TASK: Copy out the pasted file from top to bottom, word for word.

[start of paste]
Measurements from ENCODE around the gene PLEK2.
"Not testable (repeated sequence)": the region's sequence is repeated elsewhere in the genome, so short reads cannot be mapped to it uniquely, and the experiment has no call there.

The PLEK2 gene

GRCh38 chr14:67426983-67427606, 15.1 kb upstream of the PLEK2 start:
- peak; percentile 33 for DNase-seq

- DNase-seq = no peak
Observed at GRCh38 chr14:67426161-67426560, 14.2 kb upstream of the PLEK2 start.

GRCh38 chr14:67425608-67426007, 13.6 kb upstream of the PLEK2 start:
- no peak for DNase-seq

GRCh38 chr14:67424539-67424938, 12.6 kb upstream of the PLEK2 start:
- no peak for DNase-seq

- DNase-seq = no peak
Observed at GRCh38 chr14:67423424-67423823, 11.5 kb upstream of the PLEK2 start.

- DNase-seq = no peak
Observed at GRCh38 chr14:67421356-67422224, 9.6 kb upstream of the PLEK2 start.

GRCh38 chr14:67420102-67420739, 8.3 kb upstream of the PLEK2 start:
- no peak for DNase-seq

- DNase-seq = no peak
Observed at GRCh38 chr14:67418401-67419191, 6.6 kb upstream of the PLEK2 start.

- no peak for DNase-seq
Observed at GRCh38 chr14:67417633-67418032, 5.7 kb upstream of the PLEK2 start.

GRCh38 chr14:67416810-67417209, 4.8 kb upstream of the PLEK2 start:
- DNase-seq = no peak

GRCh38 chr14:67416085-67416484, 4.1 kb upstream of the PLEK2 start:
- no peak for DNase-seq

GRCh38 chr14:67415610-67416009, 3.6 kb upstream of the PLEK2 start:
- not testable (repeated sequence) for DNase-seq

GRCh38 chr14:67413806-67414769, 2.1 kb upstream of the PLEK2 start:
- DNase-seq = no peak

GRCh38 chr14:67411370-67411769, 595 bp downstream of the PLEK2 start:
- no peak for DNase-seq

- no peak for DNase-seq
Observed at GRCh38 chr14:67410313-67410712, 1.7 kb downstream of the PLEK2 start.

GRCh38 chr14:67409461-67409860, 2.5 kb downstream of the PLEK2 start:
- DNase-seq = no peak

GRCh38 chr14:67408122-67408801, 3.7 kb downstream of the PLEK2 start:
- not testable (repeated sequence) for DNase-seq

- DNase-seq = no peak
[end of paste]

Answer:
Measurements from ENCODE around the gene PLEK2.
"Not testable (repeated sequence)": the region's sequence is repeated elsewhere in the genome, so short reads cannot be mapped to it uniquely, and the experiment has no call there.

The PLEK2 gene

GRCh38 chr14:67426983-67427606, 15.1 kb upstream of the PLEK2 start:
- peak; percentile 33 for DNase-seq

- DNase-seq = no peak
Observed at GRCh38 chr14:67426161-67426560, 14.2 kb upstream of the PLEK2 start.

GRCh38 chr14:67425608-67426007, 13.6 kb upstream of the PLEK2 start:
- no peak for DNase-seq

GRCh38 chr14:67424539-67424938, 12.6 kb upstream of the PLEK2 start:
- no peak for DNase-seq

- DNase-seq = no peak
Observed at GRCh38 chr14:67423424-67423823, 11.5 kb upstream of the PLEK2 start.

- DNase-seq = no peak
Observed at GRCh38 chr14:67421356-67422224, 9.6 kb upstream of the PLEK2 start.

GRCh38 chr14:67420102-67420739, 8.3 kb upstream of the PLEK2 start:
- no peak for DNase-seq

- DNase-seq = no peak
Observed at GRCh38 chr14:67418401-67419191, 6.6 kb upstream of the PLEK2 start.

- no peak for DNase-seq
Observed at GRCh38 chr14:67417633-67418032, 5.7 kb upstream of the PLEK2 start.

GRCh38 chr14:67416810-67417209, 4.8 kb upstream of the PLEK2 start:
- DNase-seq = no peak

GRCh38 chr14:67416085-67416484, 4.1 kb upstream of the PLEK2 start:
- no peak for DNase-seq

GRCh38 chr14:67415610-67416009, 3.6 kb upstream of the PLEK2 start:
- not testable (repeated sequence) for DNase-seq

GRCh38 chr14:67413806-67414769, 2.1 kb upstream of the PLEK2 start:
- DNase-seq = no peak

GRCh38 chr14:67411370-67411769, 595 bp downstream of the PLEK2 start:
- no peak for DNase-seq

- no peak for DNase-seq
Observed at GRCh38 chr14:67410313-67410712, 1.7 kb downstream of the PLEK2 start.

GRCh38 chr14:67409461-67409860, 2.5 kb downstream of the PLEK2 start:
- DNase-seq = no peak

GRCh38 chr14:67408122-67408801, 3.7 kb downstream of the PLEK2 start:
- not testable (repeated sequence) for DNase-seq

- DNase-seq = no peak